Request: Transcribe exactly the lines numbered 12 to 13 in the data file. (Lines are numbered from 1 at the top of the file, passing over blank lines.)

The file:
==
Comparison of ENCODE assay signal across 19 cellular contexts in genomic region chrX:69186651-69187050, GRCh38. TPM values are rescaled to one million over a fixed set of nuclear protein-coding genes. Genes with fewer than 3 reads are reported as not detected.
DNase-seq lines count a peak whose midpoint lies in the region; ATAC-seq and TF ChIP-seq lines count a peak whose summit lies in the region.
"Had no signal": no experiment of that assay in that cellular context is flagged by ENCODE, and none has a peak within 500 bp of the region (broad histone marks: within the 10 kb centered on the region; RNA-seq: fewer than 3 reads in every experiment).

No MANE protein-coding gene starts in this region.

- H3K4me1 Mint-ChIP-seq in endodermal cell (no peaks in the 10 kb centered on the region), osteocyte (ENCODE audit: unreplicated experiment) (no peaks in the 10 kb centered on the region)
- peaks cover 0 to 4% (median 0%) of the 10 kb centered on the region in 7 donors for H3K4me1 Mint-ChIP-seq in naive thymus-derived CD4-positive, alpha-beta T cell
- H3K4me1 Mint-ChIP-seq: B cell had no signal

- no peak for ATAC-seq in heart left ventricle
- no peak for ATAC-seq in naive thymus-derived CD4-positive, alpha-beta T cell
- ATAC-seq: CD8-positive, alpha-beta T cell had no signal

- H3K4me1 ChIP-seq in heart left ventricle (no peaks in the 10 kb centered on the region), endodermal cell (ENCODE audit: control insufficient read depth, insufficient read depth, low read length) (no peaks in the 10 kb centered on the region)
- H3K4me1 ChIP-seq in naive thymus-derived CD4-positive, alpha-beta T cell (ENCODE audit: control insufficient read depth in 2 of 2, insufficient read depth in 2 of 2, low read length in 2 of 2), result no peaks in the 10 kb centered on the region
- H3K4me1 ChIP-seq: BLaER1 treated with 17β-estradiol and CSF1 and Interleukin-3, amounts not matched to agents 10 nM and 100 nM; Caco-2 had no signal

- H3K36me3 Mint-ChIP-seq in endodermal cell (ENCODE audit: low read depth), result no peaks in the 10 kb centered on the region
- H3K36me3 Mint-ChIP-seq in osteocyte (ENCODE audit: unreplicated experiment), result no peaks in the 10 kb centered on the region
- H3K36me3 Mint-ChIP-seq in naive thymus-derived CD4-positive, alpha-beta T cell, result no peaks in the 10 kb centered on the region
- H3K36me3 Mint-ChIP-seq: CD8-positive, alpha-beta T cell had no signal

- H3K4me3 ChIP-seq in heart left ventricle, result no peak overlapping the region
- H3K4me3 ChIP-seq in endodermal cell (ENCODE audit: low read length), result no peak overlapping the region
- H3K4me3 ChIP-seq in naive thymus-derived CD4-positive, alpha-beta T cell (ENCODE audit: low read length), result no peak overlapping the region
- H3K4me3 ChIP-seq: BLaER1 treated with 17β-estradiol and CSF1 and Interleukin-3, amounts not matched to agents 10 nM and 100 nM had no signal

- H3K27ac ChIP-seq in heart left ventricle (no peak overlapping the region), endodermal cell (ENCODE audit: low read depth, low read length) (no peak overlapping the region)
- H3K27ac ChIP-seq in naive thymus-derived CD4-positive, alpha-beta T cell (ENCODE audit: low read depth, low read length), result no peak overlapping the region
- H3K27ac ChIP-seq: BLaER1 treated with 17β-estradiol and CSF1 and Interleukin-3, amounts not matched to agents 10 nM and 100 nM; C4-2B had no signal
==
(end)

- H3K4me1 ChIP-seq in naive thymus-derived CD4-positive, alpha-beta T cell (ENCODE audit: control insufficient read depth in 2 of 2, insufficient read depth in 2 of 2, low read length in 2 of 2), result no peaks in the 10 kb centered on the region
- H3K4me1 ChIP-seq: BLaER1 treated with 17β-estradiol and CSF1 and Interleukin-3, amounts not matched to agents 10 nM and 100 nM; Caco-2 had no signal